The funeral

When they first told me I imagined that it would be a place nearby and that I could get back for my experiment at 7pm.  It was Shim who first offered to me drive me to the hospital.  The funeral places, halls as I later figured out, are usually attached to the hospitals.  A case of soulful pragmatism, I thought; its convenient but in bad taste.  Dr. Kim announced by 4pm that he was leaving to attend the funeral.  I decided to go along with him because the rest of the lab had decided to join Shim.  Shim had gone home by then to come in appropriate dress for the funeral and pick us up on way.  I was in a yellow shirt with brown stripes and a black trouser.  Shim said since I was a foreigner it was ok.  And even otherwise except red all other colors were pardonable. 

Jaehon, a colleague, had already changed to white shirt and black tie, trousers, blazer and shoes.  He told me the travel and ceremony will take a long time and I realized I had to forget about the experiment.

Dr. Cho is our group leader and a likeable person.  It was his father’s funeral.  When I first heard the news, I had no idea I would be traveling to Suwon to attend the funeral.  It was only when labmates informed me that it was customary to attend the funeral that I made up my mind.  Ofcourse, I had decided that I would join Shim and Kim if they planned to attend.

The journey took about 2 hrs as we had to go via Kim’s apartment where he changed into blacks.  There are many funeral halls in the hospital; it’s a big hospital.  Kim had got two flags made of black velvety cloth with the institute’s name embroidered on it-the letters in white.  With the help of other labmates who had arrived a little while before us we arranged the too flags at the entrance. There were others too with lots of flowers arranged to form an arch.  I decided to follow Kim and Jaehon as I had no clue what I was supposed to do.  The hall is in two parts with a corridor dividing it.  From the gate we enter the corridor and a little ahead on the left is the first part.  Before entering the hall we could, keep some money in the envelope kept on a table and write our names in the register there.  The names had to be written with the alphabets following one another vertically.  I wrote my first name followed vertically down by my surname.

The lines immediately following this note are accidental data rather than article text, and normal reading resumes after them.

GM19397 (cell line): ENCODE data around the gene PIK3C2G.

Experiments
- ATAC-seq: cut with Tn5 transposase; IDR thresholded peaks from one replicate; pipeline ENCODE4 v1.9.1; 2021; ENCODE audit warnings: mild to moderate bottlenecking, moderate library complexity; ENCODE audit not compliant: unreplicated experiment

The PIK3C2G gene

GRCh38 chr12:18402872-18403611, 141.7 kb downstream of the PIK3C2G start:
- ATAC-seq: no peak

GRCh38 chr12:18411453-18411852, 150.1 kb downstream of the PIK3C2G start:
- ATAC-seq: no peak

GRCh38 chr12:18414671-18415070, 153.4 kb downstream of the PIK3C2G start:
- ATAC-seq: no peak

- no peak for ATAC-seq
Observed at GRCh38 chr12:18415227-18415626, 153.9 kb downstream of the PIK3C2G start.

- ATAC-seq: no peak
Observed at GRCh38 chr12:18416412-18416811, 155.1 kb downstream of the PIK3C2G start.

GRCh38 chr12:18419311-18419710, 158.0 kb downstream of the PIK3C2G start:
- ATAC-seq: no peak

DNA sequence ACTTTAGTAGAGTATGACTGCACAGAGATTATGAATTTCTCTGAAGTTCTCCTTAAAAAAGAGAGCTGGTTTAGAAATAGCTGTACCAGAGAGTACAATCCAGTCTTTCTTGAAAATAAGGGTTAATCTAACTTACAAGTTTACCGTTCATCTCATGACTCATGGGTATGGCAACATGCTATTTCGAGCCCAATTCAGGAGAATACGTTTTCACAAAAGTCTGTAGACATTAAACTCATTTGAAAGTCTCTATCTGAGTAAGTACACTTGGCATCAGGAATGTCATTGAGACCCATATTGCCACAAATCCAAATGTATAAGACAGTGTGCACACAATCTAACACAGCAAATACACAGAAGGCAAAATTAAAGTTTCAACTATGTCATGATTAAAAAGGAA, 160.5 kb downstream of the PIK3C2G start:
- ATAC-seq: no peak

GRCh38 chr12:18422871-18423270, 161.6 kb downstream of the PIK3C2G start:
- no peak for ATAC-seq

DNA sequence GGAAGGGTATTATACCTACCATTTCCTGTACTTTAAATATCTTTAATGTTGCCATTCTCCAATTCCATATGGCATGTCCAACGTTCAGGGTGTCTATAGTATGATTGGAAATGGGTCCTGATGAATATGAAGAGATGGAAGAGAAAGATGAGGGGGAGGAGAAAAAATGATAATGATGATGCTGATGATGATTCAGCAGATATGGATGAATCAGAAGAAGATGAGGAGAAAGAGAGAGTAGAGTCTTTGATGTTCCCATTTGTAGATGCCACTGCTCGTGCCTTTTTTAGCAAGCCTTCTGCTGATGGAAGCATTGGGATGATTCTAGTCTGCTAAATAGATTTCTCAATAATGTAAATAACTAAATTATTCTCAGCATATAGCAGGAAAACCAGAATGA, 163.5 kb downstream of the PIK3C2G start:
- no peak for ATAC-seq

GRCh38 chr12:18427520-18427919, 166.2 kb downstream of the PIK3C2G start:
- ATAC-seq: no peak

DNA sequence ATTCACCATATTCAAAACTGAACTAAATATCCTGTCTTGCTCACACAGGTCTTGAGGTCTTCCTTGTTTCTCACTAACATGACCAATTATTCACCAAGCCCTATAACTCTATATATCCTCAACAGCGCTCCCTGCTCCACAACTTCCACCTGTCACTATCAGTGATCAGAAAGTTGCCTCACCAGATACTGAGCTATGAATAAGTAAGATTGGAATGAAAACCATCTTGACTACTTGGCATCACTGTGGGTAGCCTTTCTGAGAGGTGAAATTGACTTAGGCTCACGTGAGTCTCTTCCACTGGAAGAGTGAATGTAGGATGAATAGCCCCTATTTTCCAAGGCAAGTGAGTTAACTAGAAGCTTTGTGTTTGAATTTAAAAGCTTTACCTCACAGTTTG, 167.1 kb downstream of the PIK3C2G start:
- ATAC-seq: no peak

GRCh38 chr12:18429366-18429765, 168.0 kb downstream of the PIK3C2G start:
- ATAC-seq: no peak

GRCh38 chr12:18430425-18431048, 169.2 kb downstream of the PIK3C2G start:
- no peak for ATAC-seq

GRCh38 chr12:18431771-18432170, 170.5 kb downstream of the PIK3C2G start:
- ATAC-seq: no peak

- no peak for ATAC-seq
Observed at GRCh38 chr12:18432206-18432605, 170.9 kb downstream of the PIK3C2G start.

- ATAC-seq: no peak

Dr. Cho’s father’s photograph arranged amongst hundreds of white flowers form the main portion of this hall.  There were incense sticks kept on a raised platform. Kim went ahead and lit one. I did not venture to the same because Jaehon who was standing beside me didn’t.  Later on I observed that whenever people go in groups only one person lights it.  We then bowed in vajrasana to the photograph, I don’t remember twice or thrice.  And then to the three brothers, including Cho who were standing in an angle to the photograph.  They too bowed to us simultaneously.  I think we did this too a couple of times.  We were then asked to have food in the hall, the second part, across the corridor. 

I had the watermelon, nuts, rice balls and the fruit salad.  There was something which I thought must be vegetarian-it looked like tapioca.  But before venturing I asked Jaehon, who thought and said he doesn’t know what is the English name for the ten legged octopus.  Presumably, they were the fried legs of decapods?! When in doubt, ask.

I was told the ceremony lasts 3 days.  Today, 3 days later…Dr. Cho came to the lab and gave me a book. He said that it was a compliment and that I needn’t have done all that.  I am humbled. 

The book is one I had longed to read but never read, ‘One hundred years in solitude’ by Gabriel Garcia Marquez.

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